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Add sliced plantains in a single layer into the hot oil.

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When they have just started to brown and have absorbed some of the oil, remove batch of plantains from oil and allow to cool slightly.

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Now is the time for the smush-in’. I am not sure the exact term for this, but it is a plantain smusher. Place the once-fried plantains in between and press down, smushing the plantain out in the process. Don’t worry if you don’t have one of these…a cup with a flat bottom gets the job done nicely as well {note: sometimes I do have to use a butter knife to separate the smushed plantain from the glass}.

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Once this first batch of once-fried plantains have all been smashed, place in a single layer again in the hot oil for the second fry time. Cook until nice and golden and crispy. This shouldn’t take too long. Again, if you notice they are starting to burn without getting crispy turn the heat down on the stove.

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Lay on a paper-towel lined plate after removing from hot oil. Sprinkle with salt while still hot.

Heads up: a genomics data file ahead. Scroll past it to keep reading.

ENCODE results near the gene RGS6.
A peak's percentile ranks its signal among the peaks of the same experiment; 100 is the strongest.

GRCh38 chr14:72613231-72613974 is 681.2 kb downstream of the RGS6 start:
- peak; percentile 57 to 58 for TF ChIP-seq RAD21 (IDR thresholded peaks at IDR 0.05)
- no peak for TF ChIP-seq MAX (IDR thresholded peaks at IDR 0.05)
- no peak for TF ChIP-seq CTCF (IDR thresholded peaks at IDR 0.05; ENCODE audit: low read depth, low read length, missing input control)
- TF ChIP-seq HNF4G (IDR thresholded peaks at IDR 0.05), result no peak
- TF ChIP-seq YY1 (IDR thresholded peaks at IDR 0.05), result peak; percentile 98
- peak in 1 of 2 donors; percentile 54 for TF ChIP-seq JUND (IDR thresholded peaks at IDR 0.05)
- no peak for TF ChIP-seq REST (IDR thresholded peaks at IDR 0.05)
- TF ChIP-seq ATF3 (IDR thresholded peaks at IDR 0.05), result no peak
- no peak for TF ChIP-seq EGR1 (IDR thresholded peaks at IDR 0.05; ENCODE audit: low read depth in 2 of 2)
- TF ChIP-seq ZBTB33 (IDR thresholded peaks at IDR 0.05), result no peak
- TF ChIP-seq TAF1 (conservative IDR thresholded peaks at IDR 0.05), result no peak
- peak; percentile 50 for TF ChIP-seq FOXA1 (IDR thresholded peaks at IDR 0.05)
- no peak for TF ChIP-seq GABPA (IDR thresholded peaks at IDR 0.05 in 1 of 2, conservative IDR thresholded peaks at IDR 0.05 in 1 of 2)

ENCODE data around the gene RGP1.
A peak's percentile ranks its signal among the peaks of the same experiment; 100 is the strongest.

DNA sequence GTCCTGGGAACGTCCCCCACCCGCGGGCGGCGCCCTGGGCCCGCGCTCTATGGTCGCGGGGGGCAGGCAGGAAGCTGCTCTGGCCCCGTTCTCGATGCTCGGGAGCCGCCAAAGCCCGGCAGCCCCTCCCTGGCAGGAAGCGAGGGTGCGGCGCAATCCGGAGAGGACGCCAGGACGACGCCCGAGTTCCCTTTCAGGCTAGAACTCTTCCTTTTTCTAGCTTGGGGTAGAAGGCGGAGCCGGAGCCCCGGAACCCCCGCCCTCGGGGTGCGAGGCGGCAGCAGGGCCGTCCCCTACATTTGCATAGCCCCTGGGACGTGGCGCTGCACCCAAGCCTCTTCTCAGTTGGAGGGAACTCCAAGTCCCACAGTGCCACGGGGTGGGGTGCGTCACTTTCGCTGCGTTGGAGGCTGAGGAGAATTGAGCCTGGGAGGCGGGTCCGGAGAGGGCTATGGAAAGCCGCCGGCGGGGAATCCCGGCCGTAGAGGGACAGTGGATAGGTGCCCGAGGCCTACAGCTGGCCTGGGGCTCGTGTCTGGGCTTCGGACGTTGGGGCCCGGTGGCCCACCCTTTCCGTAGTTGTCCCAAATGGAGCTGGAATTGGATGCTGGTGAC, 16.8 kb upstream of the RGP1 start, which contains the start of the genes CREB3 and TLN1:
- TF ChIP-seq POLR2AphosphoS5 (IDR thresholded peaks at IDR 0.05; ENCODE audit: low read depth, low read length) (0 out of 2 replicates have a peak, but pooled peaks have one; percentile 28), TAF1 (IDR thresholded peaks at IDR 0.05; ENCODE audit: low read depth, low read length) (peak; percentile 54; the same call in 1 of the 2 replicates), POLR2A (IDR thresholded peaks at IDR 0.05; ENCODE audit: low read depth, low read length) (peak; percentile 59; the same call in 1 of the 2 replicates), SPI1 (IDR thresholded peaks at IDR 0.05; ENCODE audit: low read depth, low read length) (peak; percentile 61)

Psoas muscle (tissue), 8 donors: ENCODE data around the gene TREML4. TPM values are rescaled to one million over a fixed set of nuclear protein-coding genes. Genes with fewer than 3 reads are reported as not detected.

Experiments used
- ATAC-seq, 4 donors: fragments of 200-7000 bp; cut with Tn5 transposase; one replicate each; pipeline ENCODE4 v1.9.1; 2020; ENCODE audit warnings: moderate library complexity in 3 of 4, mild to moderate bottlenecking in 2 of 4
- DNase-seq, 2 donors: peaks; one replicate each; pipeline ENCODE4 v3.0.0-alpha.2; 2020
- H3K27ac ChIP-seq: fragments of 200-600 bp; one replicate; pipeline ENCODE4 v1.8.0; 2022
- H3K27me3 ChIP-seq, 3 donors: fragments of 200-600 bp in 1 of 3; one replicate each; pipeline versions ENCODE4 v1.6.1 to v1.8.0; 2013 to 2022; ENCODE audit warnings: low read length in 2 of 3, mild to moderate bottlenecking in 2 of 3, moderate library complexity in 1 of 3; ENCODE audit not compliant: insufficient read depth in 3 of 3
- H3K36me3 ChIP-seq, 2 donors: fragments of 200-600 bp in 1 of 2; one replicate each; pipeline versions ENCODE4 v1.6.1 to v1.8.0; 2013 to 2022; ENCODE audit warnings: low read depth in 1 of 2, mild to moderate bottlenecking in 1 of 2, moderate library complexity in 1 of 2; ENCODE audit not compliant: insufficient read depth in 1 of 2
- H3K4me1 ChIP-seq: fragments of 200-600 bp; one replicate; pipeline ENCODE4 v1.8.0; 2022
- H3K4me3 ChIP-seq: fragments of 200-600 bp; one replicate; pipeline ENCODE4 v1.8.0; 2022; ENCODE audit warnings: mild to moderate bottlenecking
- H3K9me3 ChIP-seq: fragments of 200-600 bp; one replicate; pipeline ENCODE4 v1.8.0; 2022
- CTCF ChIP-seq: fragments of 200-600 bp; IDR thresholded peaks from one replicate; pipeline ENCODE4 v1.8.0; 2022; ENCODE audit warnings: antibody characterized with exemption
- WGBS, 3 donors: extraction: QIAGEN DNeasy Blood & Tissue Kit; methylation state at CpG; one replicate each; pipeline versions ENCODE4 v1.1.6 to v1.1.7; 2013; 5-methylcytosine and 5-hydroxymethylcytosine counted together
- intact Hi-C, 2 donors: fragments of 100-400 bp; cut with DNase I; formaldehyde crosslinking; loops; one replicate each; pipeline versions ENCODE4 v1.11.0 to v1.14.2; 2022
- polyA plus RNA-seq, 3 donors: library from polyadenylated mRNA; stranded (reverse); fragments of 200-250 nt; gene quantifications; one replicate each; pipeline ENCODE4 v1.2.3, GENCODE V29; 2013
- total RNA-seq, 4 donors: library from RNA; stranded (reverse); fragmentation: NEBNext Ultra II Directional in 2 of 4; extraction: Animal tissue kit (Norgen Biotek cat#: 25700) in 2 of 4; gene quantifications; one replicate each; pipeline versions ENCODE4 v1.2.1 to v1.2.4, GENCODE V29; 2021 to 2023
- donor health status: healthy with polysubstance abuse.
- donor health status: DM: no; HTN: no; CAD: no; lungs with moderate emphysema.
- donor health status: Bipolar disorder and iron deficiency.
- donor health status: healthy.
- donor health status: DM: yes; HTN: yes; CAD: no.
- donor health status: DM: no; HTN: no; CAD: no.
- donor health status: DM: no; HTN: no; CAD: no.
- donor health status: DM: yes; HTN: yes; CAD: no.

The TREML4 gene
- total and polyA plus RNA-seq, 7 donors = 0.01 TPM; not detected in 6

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*Sometimes when you are smashing the plantains, they can break. No worries…just kind of smash them back together and be careful when placing them in the oil. These pieces I actually really like because I think they get even crispier for some reason.

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Once all have been fried, plate up, serve up and enjoy!

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Ojaldas {Panamanian Fried Bread}

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5 thoughts on “Patacones {Panamanian double fried plantains}

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  4. We call these tostones .and I cook these on the stove top. Double fry. You slice them, lhlitgy fry, then flatten with the bottom of a heavy glass, then do your second fry til nice and crispy, then salt. YUM. This German-Irish-Swedish lass learned this recipe from her son’s Puerto Rican babydaddy’s relatives! lol They are like a cross between chips and fries! We also serve with mojo sauce, a garlicky citrus sauce.

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    • Whatever you call them, they are just plain good! That garlic citrus sauce sounds amazing…I will have to try that as well. We use the smash-with-a-glass method as well and I sometimes prefer that to the actual wooden smasher we have for them.

      My mouth is watering right now thinking about eating these. In fact, we have some plantains sitting on the counter top that need to be used so I see us making these again hopefully tonight!

      Thanks for stopping by and leaving a comment! I love how there can be so many foods that are the same or similar from different cultures or regions that are not called by the same name. There is a unifying factor in that. Patacones/tostones = delicioso!

      Like